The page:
Space Between I & I
Feel (2002, 62.28) **½/T
|The New World
Song About a River-Crossing Song
Strength of the Wind
Speed of the Fish
Strength of the Waves
|Song for Malo
The Same as a Flower (2004, 50.39) ***/T½The Same as a Flower
Threads of Souls
Beyond the Grass
After a Song
Dream Sounds (2005, 41.41) ***/TThe True World
Me, on the Beach
The True Sun
Nagisa Ni te (On the Beach) have been fêted for some years now as psychedelia's Next Big Thing, meaning that when I finally heard them, I was a little underwhelmed. They're basically the duo of Shinji Shibayama and Masako Takeda, who provide the male-female vocal dynamic, plus whoever else they need to realise their vision. Their music is probably best described as a modern take on wyrd folk, or the acoustic end of late '60s psych, complete with rather iffy vocal and instrumental intonation, unfortunately. 1999's The True World is their first tape-replay effort, conforming admirably to the above description, which makes its near-eighty minutes (it's actually a two-disc set) a good double its comfortable length, the nearest it gets to a highlight being parts of the jammed-out The True Sun. Takeda's Mellotron finally rears its ugly head with an exceedingly skronky cello part on Will, full of wobbly notes and tuning issues, plus a brief string part on The True Sun and a flute line on Space Between I & I.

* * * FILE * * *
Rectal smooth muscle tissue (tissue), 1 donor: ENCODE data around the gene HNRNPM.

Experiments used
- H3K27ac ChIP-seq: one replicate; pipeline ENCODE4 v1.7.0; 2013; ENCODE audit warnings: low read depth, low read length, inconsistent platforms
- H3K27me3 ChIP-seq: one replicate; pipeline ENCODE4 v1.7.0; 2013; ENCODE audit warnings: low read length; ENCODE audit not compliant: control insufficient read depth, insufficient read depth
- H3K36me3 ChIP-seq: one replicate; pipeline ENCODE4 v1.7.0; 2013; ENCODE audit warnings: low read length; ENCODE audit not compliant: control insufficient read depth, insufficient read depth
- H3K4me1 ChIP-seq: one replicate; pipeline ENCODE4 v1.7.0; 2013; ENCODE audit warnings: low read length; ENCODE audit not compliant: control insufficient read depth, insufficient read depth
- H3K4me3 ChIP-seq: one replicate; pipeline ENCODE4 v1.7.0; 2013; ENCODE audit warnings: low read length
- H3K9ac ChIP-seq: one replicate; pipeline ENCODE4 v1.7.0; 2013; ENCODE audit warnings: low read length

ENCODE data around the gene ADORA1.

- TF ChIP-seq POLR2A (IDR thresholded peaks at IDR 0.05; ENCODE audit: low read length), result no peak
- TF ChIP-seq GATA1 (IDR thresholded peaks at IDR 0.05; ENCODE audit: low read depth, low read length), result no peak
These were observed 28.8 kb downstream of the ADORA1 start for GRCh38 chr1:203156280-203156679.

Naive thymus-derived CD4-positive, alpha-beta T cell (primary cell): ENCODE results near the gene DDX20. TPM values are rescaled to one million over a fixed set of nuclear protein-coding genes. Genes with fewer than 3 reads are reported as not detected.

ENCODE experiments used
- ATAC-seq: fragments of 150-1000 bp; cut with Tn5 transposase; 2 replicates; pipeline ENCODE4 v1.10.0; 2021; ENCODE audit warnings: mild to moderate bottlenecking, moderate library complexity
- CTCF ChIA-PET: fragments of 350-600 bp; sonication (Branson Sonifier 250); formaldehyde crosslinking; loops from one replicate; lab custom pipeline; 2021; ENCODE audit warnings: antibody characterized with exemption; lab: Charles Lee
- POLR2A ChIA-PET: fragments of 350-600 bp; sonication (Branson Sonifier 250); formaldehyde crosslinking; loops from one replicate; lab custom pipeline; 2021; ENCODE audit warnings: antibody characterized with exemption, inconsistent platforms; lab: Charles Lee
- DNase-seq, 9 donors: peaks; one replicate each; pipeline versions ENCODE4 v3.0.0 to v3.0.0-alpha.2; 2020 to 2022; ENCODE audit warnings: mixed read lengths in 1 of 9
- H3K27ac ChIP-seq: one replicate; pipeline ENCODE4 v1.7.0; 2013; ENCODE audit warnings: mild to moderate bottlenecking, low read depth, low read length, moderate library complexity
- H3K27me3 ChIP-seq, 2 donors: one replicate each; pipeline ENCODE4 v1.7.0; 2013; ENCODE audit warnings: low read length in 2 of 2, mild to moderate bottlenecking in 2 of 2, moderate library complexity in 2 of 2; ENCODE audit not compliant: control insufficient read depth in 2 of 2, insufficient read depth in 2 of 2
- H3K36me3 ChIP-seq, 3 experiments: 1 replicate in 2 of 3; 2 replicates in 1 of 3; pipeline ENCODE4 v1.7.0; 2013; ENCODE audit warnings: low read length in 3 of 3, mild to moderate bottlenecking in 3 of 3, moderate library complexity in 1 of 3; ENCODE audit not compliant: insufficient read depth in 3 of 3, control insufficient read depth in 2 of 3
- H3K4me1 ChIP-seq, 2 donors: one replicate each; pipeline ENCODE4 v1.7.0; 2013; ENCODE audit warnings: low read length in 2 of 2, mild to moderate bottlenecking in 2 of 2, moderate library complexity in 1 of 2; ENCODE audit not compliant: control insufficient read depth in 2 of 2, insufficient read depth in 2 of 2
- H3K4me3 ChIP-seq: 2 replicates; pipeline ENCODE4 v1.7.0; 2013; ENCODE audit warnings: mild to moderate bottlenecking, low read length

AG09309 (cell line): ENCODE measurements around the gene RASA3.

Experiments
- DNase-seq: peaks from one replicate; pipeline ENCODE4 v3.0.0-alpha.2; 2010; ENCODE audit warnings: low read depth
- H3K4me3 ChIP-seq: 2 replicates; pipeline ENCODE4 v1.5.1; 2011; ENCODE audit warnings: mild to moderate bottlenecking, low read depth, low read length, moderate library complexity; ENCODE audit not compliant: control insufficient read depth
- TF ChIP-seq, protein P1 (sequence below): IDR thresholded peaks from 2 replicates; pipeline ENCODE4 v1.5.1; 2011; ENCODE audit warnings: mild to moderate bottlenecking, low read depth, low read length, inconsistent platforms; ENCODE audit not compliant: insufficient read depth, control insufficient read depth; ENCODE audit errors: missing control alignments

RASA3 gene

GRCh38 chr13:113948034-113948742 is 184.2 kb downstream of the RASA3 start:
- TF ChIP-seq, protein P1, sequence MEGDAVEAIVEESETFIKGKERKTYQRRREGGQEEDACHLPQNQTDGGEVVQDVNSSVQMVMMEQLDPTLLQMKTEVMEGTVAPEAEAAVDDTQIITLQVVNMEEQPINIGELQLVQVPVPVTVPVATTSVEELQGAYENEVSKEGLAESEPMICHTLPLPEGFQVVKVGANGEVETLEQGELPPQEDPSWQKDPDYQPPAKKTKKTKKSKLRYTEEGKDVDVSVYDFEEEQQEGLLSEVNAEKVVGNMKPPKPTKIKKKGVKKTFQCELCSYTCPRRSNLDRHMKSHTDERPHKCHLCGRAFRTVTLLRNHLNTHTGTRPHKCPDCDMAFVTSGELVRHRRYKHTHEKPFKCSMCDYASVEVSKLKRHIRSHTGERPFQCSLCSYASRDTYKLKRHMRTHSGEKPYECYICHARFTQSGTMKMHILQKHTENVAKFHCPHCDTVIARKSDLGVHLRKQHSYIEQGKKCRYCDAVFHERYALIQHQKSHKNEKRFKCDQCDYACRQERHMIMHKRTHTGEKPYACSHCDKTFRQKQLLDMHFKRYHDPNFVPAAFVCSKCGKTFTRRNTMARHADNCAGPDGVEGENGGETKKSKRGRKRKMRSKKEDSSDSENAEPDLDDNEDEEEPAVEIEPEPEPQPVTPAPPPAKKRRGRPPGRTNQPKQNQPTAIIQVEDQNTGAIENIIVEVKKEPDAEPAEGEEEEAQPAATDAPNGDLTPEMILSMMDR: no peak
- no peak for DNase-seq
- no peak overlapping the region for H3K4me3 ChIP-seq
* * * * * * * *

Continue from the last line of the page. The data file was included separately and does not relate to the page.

2002's Feel is somewhat overlong for its content, causing this listener to run out of patience after forty minutes or so. I can only assume that considerable substance intake is recommended before playing, as the album crawls through ten tracks of tuneless acoustic psych, complete with dodgy recorder solos and the like. Best moment? The acid-drenched (reviewer cliché alert) guitar work on closer Stars, for what it's worth. Takeda plays Mellotron, while Shibayama plays Mellotron and Chamberlin (I've no idea where the band sourced one, assuming it's real), with strings on opener The New World and the oddly-titled Song About A River-Crossing Song, nowhere near enough to make this worth hearing on that account.